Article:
All About Chess

NMMustang6000
NM NMMustang6000
Feb 6, 2015, 6:47 PM |
1

Remembering the 2001 Philippine Open Chess Championships

The 2001 Philippine Open (Semi-Finals) was one of the most interesting chess events of the early 21'st Century. And not only because of the excellent start and sensational collapse of NM Rodrigo Atutubo, it is also the very first high caliber tournament sanctioned by the newly formed National Chess Federation of the Philippines (NCFP). NCFP was fresh from it's victory over the floundering chess organization Philippine Chess Federation (PCF).

The media coverage of the tournament was huge. I remember that almost all the sports journalist/writer (not only chess journalist) was there to cover the event. And not only that, ABS-CBN also sent it's own representative to cover the event. The tournament was held at the 2nd floor of Greenhills Shopping Mall. The total prize fund of the tournament was huge, in the semi-final alone the total prize fund was close to P500,000.

Atutubo started the tournament like a house on fire! He was in such devilish form, crushing everyone left, right and center! He won the first 6 rounds in crushing fashion. In the 7th round he faced the then IM Paragua (the Filipino prodigy, the rising star and the future of Philippine Chess... Well, Wesley had not yet made his presence felt, he was only 6yrs old!), Paragua was the hottest player in those days, his International successes was well known to everyone.

In the 7th round, during the time that my opponent was still considering his move in the opening phase of the game, I stood up and wandered around the hall, then I made a beeline towards the top board. The first thing I noticed when I came over was Paragua's intense gaze almost piercing me with his look, but I did not back down and returned the favor. I saw that their opening was a Scotch. After awhile I went back to my table. Later I learned that Drigo had crushed him with enviable ease and in only 26 moves!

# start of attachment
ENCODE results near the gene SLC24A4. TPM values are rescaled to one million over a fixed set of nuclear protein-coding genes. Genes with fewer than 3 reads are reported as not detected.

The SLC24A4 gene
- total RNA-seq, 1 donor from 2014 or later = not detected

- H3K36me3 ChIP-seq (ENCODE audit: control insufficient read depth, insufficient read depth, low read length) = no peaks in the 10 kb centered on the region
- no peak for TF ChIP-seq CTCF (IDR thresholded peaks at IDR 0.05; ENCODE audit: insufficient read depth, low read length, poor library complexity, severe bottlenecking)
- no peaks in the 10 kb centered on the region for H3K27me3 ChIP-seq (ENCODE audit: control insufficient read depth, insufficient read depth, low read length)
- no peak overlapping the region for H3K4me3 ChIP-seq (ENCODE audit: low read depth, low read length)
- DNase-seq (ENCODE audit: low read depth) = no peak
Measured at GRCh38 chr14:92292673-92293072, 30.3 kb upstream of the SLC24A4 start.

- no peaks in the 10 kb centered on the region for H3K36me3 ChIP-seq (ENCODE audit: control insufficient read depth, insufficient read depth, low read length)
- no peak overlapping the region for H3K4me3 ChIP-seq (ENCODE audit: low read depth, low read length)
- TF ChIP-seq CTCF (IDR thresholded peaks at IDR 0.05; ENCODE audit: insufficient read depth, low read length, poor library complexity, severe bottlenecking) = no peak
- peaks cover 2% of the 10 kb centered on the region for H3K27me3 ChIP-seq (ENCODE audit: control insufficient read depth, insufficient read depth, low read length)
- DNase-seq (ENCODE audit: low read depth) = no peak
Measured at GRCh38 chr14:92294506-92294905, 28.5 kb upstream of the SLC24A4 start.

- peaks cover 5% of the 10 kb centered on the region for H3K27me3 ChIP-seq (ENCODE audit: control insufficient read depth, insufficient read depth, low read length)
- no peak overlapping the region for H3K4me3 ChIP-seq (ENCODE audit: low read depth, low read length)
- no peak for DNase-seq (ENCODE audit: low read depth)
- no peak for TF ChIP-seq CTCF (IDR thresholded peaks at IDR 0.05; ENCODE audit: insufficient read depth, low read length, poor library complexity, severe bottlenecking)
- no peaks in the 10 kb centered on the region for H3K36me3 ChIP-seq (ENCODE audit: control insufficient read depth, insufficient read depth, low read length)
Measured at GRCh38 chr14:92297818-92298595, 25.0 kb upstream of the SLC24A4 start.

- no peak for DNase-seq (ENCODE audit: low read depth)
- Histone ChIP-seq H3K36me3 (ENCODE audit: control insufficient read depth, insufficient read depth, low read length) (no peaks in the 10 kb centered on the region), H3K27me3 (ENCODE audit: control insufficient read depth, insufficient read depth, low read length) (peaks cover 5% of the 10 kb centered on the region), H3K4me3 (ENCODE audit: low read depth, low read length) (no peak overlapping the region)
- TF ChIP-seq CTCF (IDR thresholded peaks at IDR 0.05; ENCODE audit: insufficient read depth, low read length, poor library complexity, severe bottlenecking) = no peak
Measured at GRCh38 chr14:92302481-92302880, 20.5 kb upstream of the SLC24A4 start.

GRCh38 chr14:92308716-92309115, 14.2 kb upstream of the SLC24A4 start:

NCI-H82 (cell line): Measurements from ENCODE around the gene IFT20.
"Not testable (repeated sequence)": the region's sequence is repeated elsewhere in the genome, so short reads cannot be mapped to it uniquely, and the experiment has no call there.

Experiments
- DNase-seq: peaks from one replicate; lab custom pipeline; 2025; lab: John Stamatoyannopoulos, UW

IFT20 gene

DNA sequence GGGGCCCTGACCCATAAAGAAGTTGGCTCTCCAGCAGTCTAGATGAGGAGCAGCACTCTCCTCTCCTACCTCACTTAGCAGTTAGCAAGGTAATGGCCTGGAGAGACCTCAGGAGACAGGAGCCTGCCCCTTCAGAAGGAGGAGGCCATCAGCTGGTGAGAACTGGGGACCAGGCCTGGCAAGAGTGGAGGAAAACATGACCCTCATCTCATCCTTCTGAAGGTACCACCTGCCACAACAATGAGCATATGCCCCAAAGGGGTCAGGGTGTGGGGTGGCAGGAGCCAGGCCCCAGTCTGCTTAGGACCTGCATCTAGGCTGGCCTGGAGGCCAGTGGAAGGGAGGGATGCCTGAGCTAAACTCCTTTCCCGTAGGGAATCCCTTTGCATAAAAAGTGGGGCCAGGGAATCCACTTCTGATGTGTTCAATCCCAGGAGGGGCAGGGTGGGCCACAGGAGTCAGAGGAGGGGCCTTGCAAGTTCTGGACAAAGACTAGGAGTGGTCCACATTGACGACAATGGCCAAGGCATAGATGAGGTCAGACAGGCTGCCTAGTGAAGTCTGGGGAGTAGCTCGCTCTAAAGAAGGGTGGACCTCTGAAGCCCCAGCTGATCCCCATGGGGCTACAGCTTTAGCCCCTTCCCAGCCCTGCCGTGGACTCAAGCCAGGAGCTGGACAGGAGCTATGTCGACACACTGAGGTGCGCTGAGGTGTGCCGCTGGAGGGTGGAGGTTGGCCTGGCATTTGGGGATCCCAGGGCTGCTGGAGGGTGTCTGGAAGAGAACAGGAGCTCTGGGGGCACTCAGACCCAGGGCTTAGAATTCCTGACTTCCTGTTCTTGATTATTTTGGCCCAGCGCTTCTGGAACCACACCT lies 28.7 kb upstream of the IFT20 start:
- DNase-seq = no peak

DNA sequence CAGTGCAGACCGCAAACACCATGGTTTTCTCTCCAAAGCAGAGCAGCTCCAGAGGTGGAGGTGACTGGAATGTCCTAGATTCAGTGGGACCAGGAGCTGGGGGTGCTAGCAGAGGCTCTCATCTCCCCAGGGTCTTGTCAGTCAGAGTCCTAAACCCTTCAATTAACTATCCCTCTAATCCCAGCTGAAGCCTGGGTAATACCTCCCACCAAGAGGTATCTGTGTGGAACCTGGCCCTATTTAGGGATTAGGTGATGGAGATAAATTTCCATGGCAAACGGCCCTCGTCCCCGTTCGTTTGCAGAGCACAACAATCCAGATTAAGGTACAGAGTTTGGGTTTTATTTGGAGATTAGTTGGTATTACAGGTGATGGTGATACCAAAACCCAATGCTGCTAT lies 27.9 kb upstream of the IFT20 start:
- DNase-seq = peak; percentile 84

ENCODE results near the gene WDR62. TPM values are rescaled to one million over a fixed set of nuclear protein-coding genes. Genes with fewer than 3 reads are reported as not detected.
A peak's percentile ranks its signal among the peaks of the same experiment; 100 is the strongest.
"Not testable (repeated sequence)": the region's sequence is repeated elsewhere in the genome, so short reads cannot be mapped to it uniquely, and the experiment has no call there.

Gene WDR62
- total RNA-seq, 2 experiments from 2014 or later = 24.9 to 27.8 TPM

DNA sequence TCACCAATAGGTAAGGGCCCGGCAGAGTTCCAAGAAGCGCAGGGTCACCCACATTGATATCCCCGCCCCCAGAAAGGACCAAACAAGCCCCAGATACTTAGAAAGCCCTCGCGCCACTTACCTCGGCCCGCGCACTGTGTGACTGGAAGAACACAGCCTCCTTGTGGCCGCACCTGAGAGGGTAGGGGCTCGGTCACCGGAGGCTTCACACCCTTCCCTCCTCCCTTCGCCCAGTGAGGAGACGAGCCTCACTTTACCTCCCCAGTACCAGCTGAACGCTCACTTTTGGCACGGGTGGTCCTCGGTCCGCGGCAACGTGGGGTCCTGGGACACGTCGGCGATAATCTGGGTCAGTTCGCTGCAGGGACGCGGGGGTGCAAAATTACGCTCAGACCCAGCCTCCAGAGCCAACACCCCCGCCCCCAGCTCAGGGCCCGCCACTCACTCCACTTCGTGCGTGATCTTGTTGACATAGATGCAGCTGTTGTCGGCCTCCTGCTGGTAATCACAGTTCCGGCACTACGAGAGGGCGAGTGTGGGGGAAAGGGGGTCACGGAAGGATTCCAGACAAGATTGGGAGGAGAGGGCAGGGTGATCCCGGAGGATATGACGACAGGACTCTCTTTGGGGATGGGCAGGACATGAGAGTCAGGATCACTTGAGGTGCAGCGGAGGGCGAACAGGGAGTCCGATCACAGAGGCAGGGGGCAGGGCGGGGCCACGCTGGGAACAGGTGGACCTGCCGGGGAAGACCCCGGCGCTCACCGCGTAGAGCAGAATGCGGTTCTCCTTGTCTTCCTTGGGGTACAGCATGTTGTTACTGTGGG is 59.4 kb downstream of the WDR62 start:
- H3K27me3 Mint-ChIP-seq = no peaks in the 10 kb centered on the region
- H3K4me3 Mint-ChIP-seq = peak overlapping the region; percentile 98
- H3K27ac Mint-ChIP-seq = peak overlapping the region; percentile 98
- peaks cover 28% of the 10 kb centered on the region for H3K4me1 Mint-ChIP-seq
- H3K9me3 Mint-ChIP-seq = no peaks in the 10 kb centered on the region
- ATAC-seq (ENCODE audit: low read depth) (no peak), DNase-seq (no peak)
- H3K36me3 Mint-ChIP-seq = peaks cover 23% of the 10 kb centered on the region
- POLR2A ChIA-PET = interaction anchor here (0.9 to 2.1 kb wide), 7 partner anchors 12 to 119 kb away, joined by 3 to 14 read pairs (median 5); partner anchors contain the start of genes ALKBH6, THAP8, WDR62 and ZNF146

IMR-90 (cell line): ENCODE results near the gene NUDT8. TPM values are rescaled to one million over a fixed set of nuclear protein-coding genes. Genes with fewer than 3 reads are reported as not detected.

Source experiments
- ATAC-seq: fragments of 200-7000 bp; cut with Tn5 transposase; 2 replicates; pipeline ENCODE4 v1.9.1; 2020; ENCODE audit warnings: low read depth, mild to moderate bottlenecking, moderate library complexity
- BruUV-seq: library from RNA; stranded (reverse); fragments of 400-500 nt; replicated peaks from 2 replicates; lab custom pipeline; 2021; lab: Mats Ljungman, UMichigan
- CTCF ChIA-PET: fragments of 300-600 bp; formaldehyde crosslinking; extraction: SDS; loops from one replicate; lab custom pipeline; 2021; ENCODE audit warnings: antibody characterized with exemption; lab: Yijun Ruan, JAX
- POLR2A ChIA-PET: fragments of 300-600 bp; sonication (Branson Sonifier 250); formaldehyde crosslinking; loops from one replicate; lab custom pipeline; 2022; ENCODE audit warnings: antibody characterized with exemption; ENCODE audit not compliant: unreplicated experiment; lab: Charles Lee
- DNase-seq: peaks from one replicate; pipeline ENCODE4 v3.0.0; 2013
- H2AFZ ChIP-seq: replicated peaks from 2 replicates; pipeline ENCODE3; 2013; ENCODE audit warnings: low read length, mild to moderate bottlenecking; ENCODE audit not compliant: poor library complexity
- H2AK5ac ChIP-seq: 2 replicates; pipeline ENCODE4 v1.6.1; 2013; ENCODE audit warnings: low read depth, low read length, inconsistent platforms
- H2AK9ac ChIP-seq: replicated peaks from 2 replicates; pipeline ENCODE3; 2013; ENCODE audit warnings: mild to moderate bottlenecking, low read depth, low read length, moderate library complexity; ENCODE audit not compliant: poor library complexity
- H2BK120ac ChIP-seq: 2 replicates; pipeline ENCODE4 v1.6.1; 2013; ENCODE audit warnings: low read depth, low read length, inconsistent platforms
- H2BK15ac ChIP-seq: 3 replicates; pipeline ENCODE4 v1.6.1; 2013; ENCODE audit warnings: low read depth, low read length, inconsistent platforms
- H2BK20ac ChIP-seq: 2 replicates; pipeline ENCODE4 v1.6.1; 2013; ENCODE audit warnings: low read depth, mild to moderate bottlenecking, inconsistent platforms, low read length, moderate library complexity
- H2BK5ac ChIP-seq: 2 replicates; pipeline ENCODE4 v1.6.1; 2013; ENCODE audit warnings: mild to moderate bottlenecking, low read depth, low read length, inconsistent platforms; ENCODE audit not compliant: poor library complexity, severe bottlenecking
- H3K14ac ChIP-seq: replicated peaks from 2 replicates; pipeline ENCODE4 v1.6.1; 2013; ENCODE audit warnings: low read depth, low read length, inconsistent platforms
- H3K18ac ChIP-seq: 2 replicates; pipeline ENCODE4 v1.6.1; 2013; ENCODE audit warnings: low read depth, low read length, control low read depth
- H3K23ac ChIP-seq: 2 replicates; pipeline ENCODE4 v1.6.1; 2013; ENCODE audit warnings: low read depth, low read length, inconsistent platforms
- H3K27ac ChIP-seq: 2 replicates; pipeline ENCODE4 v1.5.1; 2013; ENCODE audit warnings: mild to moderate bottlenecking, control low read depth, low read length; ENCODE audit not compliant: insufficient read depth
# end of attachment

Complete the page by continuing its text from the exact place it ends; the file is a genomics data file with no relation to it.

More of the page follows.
What happened in the next four rounds was quite unbelievable, after a fantastic start of 7 out of 7, Atutubo lost three successive games and earned one draw, tragic...

If Atutubo's (first half) performance was fantastic, the then NM Senador's performance was much more remarkable! After losing the first two games he did not lost hope, he went through to his last nine games like a hot knife through butter! He won 9 straight games to finish in tie for first place (together with IM Idelfonso Datu) with 9pts!

I started the tournament indifferently, losing the first game, winning the second game and again lost the third game. But in the next four rounds I caught a favorable wind, winning four straight games (starting from 4th round to 7th). This brought me a very tense 8th round encounter with Oliver Barbosa (incidentally Barbie won the semi-finals of the 2004 National Open). In a sharp non-standard position I held the slightest of advantage for quite a long time, but at the critical juncture I miscalculated and lost.

I rebounded with three straight wins (rounds 9th to 11th), along the way beating the then IM Nelson Mariano in another French encounter. I ended the tournament with 8pts, a tie for 16th to 30th place with IMs Paragua, Roca and NMs Sadorra, Sanchez (now GM), Gomez (now GM), Pacis, Sinangote etc... 


Atutubo finished the tournament with 7.5pts, NMs Hamed Nouri and Rudy Toledo also ended the event with the same score, 7.5pts. While fellow Illongo NM Cesar Mariano was a notch lower with 7pts. 


Almost 200 players took part in this event. The Grandmasters are already directly seeded to the Finals, while the IMs, FMs, NMs are seeded to the Semi-Finals plus the 12 Regional Top10 Qualifiers made this tournament a very intense and brutal event.
Postscript: I will never forget the look of the tournament Bulletin Board before the start of Round 8. All the sports headlines was shouting only one name. Rodrigo Atutubo. He was leading in the tournament so naturally all the newspaper clippings (big and small) bears his name with different articles but with the same story. His lead in the tournament...
My source for the scores are the now defunct Chess Asia Vol.15 No.1